As we all know, New Zealand's birdlife is under threat from stoats, possums, feral cats, rats and the rest. These pests compete for food with birds, but also devour their eggs and chicks and sometimes the adults themselves. However, since the 1980s, farmers, land managers and scientists have been fighting back and even the sceptics are astonished at the results. Rodents on over 100 islands around New Zealand have been eradicated and on the mainland, pests are being controlled at many sites. During 2006 alone, there were a number of successes. In June 2006, conservationists on the Chathams announced that record numbers of chicks of two critically endangered petrel species (Chatham petrel and Chatham Island taiko) had survived to fledging, due in part to the control of rat numbers during the chick-rearing period. It was also a good year for Little Barrier Island/ Hauturu near Auckland. Cleared of rats in 2004, the island's Cook's petrel population responded two years later with a bumper crop of chicks, judging by the large numbers of recently fledged birds that turned up in the city's gardens in April. Ulva Island in Paterson Inlet was declared rat-free in 1997, and is now a safe haven for saddlebacks/tieke and Stewart Island robins which were reintroduced, followed by common skinks in 2005. Similar celebratory news came in January 2006 from remote Campbell Island with sightings of the first Campbell Island teal ducklings in 100 years. Cleared of rats in 2001 by a mammoth helicopter-led operation, this island at 11,300 ha is the largest rat-eradicated island in the world. The ducklings were the product of a release of 105 teal in 2004 and 2005, and they appeared shortly after the return of another endemic species, the Campbell Island snipe (see NZ Geographic issue 80) There is no doubt that New Zealand is the world authority on eradicating rats and other unwelcome pests. Poisoning every last rat on an island involves a multidisciplinary team, including expert planners, skilled pilots and meticulous field workers. But one aspect is key: it's the conservation managers who lead the way, supported by scientists. Over the past 20 years, skilled rat killers, like DOC personnel Ian McFadden, Andy Cox and Lindsay Chadderton, and freelance practitioners Derek Brown and Kerry Brown, have built up a network of skills and experience, sharing the challenges and victories of island restoration with increasing numbers of island managers world-wide. New Zealand isn't the only country with introduced pest problems. The International Union for the Conservation of Nature lists invasive species as the key threat to island ecosystems. But fortunately for island managers across the world, the New Zealand Government has made its rat eradication methods and specialists available to everyone through the Island Eradication Advisory Group (IEAG). The list of islands where the New Zealand method of rat eradication has been successfully transplanted includes both equatorial islands such as Pitcairn, Fiji, Western Samoa, Seychelles, Mauritius and Hawaii, and higher latitude islands like the Aleutians in the Northern hemisphere and St Paul, Kerguelen, the Falklands and South Georgia in the Southern hemisphere. The successful transplantation is no better demonstrated than in the Falkland Islands and South Georgia in the South Atlantic Ocean. Like many of New Zealand's islands, the British Overseas Territories of the Falkland Islands and South Georgia have endemic species and races of land birds and an abundance of seabirds, including key populations of many of the world's threatened albatrosses and petrels. Forward thinking wildlife conservationists working on both islands initiated rat eradication programmes in the late 1990s by bringing in New Zealand experts. From countless emails and just a few short visits, five Kiwis set up a legacy that provides an enduring framework of habitat restoration. "Successfully transplanting our methods to other island communities relies on three factors," explains Derek Brown. "A meticulous and detailed plan of eradication and bio-security, the development of local expertise and the successful rat eradication of the first few islands." The Kiwi approach has brought resounding success to the Falkland Islands and South Georgia in the last seven years. South Georgia (375,000 ha) is thought to hold up to 35 million pairs of 31 different breeding birds, from the wandering albatross that makes circumpolar migrations to the tiny South Georgia pipit that probably has to be careful not to be blown out to sea. Pipits and burrowing petrels in particular are only found on a handful of rat-free offshore islands or squeezed into the few remaining rodent-free pockets on the mainland, which amount to about 35 per cent of the island's total 1100 km of coastline. The charge against rats was led by Sally Poncet, who has surveyed just about every inch of coastline at South Georgia. "Even on my first visit in 1977, I was struck by the total absence of South Georgia pipits and the smaller burrowing petrels in those areas with rats and the impact that had on the vegetation," Sally explained. "The risk of rats invading more islands and coastline was always there, but it wasn't until 1999 that we were able to start doing something about it: we got government support for a rat eradication feasibility trial which included looking at quarantine issues for the first time." South Georgia is not an easy place to work. It's remote, separated by 800 nautical miles of often stormy seas from the Falkland Islands. Over half of the island is covered in permanent ice, and snow lies down to sea level for much of the winter. Eradication would have to be done during the summer, which means laying bait among all the breeding birds. "Conditions at South Georgia are unique, and I knew we had to get the best advice there was. That's where Andy Cox came in," said Sally. Andy, a member of IEAG and already busy working on the ambitious eradication plan for Campbell Island, was positive that the New Zealand methodology could also work in South Georgia. During 1999 and 2000, Sally combined her local knowledge with Andy's expertise and experience and that of his colleague Ian McFadden. Funding was obtained from the South Georgia Government, and work began on the first stage of investigations, which included testing the suitability of New Zealand bait and methodology, and assessing the feasibility of eradicating rats from discrete areas isolated by glaciers. "Once we had an eradication plan for a trial island, we needed to test it," says Andy, and he and Ian joined Sally and several willing assistants on her family's yacht for two months of field work at South Georgia in November 2000. After examining a range of potential eradication sites up and down the coast, the team opted for Grass Island (30 ha) near the abandoned whaling stations of Stromness and Leith Harbour. Little did the three Kiwi sea kayakers who passed Stromness Bay on their successful circumnavigation of South Georgia in October 2005 (see NZ Geographic issue 79) know that the efforts of their countrymen would also come to fruition that spring. Grass Island was declared rat-free in 2002 but it wasn't until December 2005 when the real success was witnessed. "We saw a South Georgia pipit in display flight during a brief visit in early December," said Sally. "Of course we went back for a second look some days later and were rewarded with the sight of a pipit carrying food in its bill." South Georgia pipits bring food to their incubating mate and then later to the chicks—either way, Sally had a new breeding site for South Georgia pipits. More importantly, it proved how future eradications could work at South Georgia. The Government of South Georgia and South Sandwiches now employs its own island restoration scientist, Darren Christie, who learned his trade with Derek Brown in the Falkland Islands while working as a volunteer for a local non-governmental organisation,Falklands Conservation. The 750 islands that comprise the Falkland Islands are home to 70 species of breeding birds. Of these, small ground-nesting land birds like the endemic Cobb's wren and small burrowing petrels are found only on rat-free islands. On the advice of Sally Poncet, Falklands Conservation turned to New Zealand for help and Derek Brown responded wholeheartedly. For Derek, there was little to go on in the Falkland Islands. "There was a lack of detailed knowledge on the vast majority of islands in the Falklands and where rats were and what effects they had," Derek explained. Derek and his colleague Lindsay Chadderton set about creating an island database using local knowledge and field surveys, and establishing a priority list of islands to be cleared. Without helicopter pilots in the Falklands experienced in aerial application of rat poison, Derek, Lindsay and colleague Kerry Brown resorted to ground-based techniques—either hand-laying of poison in bait stations or hand-broadcasting bait to simulate an aerial bait drop. They started in September 2001 with two islands just outside Stanley Harbour, the home of most residents of the Falkland Islands. "Over two months and a series of small and relatively simple islands, we developed the skills of the Falklands Conservation scientists, including Darren Christie," said Derek. The following year, Falklands Conservation was confident enough to attempt eradicating rats from a further two islands and in 2003, Derek was back once again to assist with a larger scale eradication operation. At 305 ha, North East Island became the largest island in the world where the rat poison was broadcast by hand. Judging by the number of Cobb's wrens and tussacbirds that greeted the zodiac carrying Falklands Conservation personnel on a recent post-eradication visit, the baiting was a success. A visit to the two islands where rat eradication efforts first began also showed a victory—breeding Cobb's wrens. Darren Christie, currently working on rat eradication at South Georgia, recently returned to his Falkland Islands base after a study trip in New Zealand to observe Derek Brown and Andy Cox in action on their own turf. "What I like about the field of rat eradication is that all the practitioners like to work together, to listen and learn from one another's mistakes and successes," said Darren. Andy Cox believes that by "working with other countries, we lift New Zealand capacity as well". New Zealand leads the way in eradication because of this co-operative approach and a curiously complementary mix of meticulous attention to detail and a 'give-it-a-go' attitude. Ironically, the transfer of skills from New Zealand to places like South Georgia and the Falkland Islands might come full circle. Derek Brown predicts that "the Falkland Islands could become a world leader in rodent eradication research, with all its small islands to test new strategies, baits and reduce overall per hectare costs."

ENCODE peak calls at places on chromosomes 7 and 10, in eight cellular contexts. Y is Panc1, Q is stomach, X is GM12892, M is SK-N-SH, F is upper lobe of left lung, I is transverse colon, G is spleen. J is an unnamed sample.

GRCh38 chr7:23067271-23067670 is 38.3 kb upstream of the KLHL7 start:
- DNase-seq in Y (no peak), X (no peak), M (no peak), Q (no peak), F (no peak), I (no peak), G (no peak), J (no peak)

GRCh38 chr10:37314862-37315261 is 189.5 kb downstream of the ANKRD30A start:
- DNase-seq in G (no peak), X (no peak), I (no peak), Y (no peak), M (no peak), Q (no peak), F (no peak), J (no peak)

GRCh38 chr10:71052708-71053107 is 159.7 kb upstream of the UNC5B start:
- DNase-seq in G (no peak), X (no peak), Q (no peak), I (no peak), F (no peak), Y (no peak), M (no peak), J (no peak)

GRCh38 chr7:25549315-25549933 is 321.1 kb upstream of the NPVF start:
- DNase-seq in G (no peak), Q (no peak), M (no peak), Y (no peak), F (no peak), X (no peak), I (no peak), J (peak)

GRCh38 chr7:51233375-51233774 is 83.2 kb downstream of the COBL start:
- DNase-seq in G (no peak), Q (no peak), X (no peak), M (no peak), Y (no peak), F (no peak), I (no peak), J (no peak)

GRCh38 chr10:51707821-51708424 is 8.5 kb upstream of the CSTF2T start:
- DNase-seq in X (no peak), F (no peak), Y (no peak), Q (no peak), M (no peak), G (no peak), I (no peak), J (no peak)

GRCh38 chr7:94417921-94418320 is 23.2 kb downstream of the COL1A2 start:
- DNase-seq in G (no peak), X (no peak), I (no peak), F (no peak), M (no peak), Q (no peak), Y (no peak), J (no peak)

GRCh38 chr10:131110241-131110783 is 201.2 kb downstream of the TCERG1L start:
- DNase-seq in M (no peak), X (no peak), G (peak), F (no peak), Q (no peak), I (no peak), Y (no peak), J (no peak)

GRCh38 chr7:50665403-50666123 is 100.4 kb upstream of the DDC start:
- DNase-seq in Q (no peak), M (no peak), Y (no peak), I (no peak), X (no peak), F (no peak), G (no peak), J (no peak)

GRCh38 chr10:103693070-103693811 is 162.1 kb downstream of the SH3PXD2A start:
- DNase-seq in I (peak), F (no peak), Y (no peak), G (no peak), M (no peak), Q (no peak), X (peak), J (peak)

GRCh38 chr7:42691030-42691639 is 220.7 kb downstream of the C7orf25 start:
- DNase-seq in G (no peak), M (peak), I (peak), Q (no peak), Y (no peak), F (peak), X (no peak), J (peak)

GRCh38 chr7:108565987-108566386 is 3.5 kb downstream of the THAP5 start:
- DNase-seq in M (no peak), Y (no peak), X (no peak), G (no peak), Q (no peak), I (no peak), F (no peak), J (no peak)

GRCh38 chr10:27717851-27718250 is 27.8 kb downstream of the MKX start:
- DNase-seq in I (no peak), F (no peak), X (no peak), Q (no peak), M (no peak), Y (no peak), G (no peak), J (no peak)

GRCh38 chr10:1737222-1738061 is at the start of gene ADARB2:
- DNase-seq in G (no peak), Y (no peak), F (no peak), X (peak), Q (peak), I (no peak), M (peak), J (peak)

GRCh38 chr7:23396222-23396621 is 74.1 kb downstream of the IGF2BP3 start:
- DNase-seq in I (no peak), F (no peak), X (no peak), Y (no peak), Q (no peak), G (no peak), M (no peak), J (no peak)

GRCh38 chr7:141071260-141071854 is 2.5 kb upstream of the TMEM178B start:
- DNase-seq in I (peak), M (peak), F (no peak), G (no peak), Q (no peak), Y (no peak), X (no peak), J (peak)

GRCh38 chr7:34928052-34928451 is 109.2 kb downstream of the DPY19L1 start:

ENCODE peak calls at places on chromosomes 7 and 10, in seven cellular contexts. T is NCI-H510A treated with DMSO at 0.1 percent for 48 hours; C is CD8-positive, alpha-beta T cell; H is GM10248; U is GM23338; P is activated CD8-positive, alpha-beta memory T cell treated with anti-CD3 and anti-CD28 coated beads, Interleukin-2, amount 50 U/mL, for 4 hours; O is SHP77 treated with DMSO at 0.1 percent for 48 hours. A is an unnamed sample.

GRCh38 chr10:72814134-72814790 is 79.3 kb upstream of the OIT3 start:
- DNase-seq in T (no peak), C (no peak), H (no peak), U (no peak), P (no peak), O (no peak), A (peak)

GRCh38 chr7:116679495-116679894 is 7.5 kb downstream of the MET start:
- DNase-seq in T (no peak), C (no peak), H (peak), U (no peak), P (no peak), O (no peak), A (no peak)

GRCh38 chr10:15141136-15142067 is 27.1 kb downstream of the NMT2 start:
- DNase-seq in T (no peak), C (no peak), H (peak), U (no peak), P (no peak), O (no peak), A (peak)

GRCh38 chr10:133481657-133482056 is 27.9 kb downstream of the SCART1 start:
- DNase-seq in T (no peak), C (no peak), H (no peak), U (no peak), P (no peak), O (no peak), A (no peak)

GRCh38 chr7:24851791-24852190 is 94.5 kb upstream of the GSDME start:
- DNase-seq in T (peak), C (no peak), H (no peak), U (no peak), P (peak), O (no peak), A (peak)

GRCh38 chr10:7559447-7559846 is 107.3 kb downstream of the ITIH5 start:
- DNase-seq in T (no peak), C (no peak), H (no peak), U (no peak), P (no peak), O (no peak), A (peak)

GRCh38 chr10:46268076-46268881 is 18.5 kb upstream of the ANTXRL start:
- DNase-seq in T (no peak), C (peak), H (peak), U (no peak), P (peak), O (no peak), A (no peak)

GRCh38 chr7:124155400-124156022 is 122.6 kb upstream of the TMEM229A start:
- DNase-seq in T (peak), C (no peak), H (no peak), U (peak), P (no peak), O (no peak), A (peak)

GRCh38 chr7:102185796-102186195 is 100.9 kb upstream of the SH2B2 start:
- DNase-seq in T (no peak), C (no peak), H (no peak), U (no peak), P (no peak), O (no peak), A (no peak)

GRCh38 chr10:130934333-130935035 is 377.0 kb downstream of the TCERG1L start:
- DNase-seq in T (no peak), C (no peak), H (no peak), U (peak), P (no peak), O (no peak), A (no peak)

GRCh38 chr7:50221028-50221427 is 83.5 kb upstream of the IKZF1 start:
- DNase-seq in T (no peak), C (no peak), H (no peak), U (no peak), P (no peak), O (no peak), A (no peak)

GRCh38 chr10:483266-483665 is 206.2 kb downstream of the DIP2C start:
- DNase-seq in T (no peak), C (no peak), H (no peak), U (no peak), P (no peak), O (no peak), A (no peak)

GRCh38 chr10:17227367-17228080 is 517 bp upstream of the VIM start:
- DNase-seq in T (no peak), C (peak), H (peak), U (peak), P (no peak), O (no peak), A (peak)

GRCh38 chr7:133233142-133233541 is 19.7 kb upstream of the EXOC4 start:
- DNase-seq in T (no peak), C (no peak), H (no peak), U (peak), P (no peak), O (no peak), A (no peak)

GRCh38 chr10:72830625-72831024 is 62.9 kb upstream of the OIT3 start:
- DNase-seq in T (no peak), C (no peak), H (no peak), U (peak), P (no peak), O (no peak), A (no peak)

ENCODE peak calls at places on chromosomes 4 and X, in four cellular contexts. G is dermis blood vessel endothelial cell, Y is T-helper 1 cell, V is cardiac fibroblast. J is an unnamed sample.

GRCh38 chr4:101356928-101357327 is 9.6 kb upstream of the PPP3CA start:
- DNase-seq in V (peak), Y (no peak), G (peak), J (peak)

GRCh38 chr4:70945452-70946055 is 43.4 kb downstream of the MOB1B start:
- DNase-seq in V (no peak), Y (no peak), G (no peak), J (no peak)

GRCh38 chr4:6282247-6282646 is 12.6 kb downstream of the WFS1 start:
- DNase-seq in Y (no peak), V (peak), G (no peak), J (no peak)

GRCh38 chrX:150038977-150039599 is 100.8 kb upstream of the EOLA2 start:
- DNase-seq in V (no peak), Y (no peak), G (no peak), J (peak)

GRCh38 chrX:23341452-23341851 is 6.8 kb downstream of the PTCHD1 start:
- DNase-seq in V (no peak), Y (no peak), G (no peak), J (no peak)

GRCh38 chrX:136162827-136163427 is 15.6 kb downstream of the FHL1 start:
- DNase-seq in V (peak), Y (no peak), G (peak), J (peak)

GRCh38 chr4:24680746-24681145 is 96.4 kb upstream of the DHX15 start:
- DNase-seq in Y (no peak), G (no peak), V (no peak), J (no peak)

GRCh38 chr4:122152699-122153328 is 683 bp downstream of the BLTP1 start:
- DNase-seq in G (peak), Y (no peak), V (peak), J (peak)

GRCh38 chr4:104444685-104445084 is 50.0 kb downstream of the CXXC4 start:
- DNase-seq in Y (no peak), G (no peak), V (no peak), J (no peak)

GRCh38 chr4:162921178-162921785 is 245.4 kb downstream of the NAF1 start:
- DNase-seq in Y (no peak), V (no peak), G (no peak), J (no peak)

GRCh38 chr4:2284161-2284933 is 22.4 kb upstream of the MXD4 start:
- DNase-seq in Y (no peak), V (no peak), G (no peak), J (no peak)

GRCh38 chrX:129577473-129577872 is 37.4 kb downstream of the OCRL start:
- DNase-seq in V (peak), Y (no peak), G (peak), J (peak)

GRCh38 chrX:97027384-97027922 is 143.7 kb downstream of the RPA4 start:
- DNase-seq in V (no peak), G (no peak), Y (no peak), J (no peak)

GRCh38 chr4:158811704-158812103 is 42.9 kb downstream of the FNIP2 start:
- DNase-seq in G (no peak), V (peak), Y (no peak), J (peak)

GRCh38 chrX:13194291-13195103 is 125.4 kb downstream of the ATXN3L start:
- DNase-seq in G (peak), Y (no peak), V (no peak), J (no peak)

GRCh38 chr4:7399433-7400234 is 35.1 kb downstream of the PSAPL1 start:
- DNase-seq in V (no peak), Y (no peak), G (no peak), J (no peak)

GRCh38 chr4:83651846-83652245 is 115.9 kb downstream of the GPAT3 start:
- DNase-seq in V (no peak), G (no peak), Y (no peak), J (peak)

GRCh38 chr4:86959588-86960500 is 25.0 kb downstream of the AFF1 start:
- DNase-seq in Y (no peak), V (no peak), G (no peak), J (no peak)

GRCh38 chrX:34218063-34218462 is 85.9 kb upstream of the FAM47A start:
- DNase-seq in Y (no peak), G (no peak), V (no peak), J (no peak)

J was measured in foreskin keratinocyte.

El Nino has crept up on us. Sea temperatures have warmed over the eastern tropical Pacific, both at the surface and at depth. The easterly trade winds that blow across the tropics have weakened and the atmospheric pressure has decreased in the eastern Pacific around Tahiti, while at the same time it has increased in the west, over the area around Darwin. Weather around the Pacific and beyond is already showing the influence of El Nino. Hurricanes and tropical storms have also been partially suppressed over the Atlantic. An active season had been expected, with the number of storms forecast to be well above average including those making landfall on the coast of the United States. As we head towards the end of the season, the number of storms is close to average and only a few, mostly weak storms, have struck the United States. Instead, the hurricanes have tended to stay out to sea, curving away towards Europe, where their remains have brought welcome rain to drought stricken areas such as Spain and Portugal. El Nino has this effect because the warmer waters near Ecuador and Colombia cause increased upward motion in the atmosphere there. As the air rises, it spreads outwards, thereby increasing the westerly winds at mid-levels of the atmosphere over the Caribbean. The stronger winds shear off the top halves of developing tropical storms near the Americas before they can fully develop. Those hurricanes that develop further to the east tend to be steered away from the United States by the stronger westerlies. Over the western Pacific, El Nino has contributed to the serious drought that has affected parts of southeast Australia, where many farmers have had to sell off their stock at low prices, and bush fires have been much worse than normal this early in spring. Lack of rain over Indonesia has contributed to the worst fires there since the El Nino of 1998. Smoke produced by the fires in Sumatra and Kalimantan has drifted over neighbouring countries such as Malaysia and Singapore. Visibility has been reduced to 50 metres at times, disrupting aviation and shipping and causing road accidents. Drinking water has been contaminated in places and the air has been dangerous to breathe, causing schools to close. The fires are started deliberately to clear land for agriculture, not only for small farmers but also for new plantations of palm oil trees. Lighting the fires is illegal but the law is poorly enforced. Some of the fires get deep into peat soils and can burn for years. Worldwide, it has been a bad year for fires. The USA has had its most destructive and costliest fire season in 50 years. Around 9 million acres have been destroyed at a government-estimated cost of 1.5 billion dollars. Poland, Greece, Portugal and Spain were badly affected during the summer's droughts and record heatwaves. In Spain, where the cost of the fires was estimated at 100 million euros, dozens of people have been arrested for arson. Motives range from personal vendettas against neighbours to forest clearance for grazing and employment opportunities for casual fire fighters who are only paid when fires are burning. The strength of this El Nino, as measured by the departure from average of the sea-surface temperatures, is weak going on moderate. Although it seems to be strengthening, it is not expected to become strong, as was the El Nino of 199798. This is partly based on computer projections of ocean temperatures and partly on decadal cycles in El Ninos performance. Long-term fluctuations in the behaviour of El Nino have been identified using palaeoclimate indicators, such as tree rings, which can extend records of weather patterns back hundreds of years. In the years from about 1977 to 1999, El Ninos were much more frequent and stronger than La Ninas. Based on past patterns of behaviour, it seems likely that we are now entering several decades where the El Ninos will be a lot less frequent than they were and not as strong. So what can New Zealand expect over the coming months? El Ninos correlate with more frequent south-west airstreams over New Zealand, which bring more rain than average to southern Westland, Fiordland, Southland and south Otago, while conditions are drier than normal over the top of the North Island and east of the main ranges from Gisborne to north Otago. On the whole, the country tends to be cooler than average but eastern areas can be warmer because of more frequent fohn winds blowing down from the mountains. These winds bear very little moisture and further dry out vegetation already suffering from lack of rain, thereby adding to the fire risk. New Zealand has already had an early start to its fire season. Severe gale north-west winds in eastern areas of the South Island have caused a number of fires to burn out of control. In Dunedin, a fire in pine forest threatened the suburb of Ravensbourne. Around a hundred houses were evacuated in the middle of the night as five helicopters with monsoon buckets struggled to contain flames whipped on by gale force winds. In the South Pacific, during an El Nino, tropical cyclones tend to form further east, and once formed mostly move southeastwards. This increases the cyclone risk for Fiji,Tonga, Niue, and the Southern Cook Islands. For New Zealand, however, the risk of the remains of a tropical cyclone affecting the country is reduced for the same reasons. However, it is as well to remember that, over the long term, El Nino only explains around 20 per cent of the yearly variation of our rainfall and we probably won't get the extremely dry conditions in eastern areas that we saw during the very strong El Nifios of recent memory. There is another factor that could influence our summer. Satellite measurements of the ozone hole over Antarctica showed a record loss of 40 million tonnes of ozone on October 2. Research a few years ago linked the springtime ozone hole in the stratosphere to increased summer westerlies at sea level in the Southern hemisphere (see New Zealand Geographic, Issue 68). Although these stronger westerlies tend to affect latitudes south of New Zealand, it is likely that fronts moving through them will sometimes shift the strong winds over us. Paradoxically, although New Zealand tends to have cooler than average summers during El Nino events, the global average temperature tends to be warmer than average because of the large area of tropical ocean that is warmer than normal and flow on effects such as milder winters over North America. The strong El Nino of 1997-98 helped 1998 become the warmest year on record, although that was pushed very close by 2005. Given the many record temperatures that have already occurred in various regions this year, now that we have an El Nino on board we may have another shot at that macabre record of the hottest year in recorded history.
One corner of the town of Feilding is a vast expanse of sheep and cattle yards that fills up with livestock twice a week. And the locals wouldn’t have it any other way. The saleyards, which are among the largest in the Southern hemisphere and handle close to a million sheep and 100,000 cattle annually, have been central to the town’s existence and livestock farming in the lower North Island for well over a century.
When a Katikati landowner allowed the sea to reclaim some low-lying paddocks, aquatic birds, including a number of seldom-seen varieties such as this black stilt, quickly replaced cattle as the dominant animals.
The campground, with its simple cabins and grassy paddock for pitching tents and parking caravans, has long been the main venue for unfussy family holidays, enjoyed by both locals and visitors alike—including the Spensleys and Goodwins from the UK, seen here. However, rising property prices are leading to the sale of many campgrounds for development into superior residential estates. Are inexpensive holidays destined for the endangered list?
Auckland is a thirsty city. It has always been that way. Whether water is required for washing the car, watering the garden, taking a shower or just a making a cuppa, Auckland’s demand seems insatiable.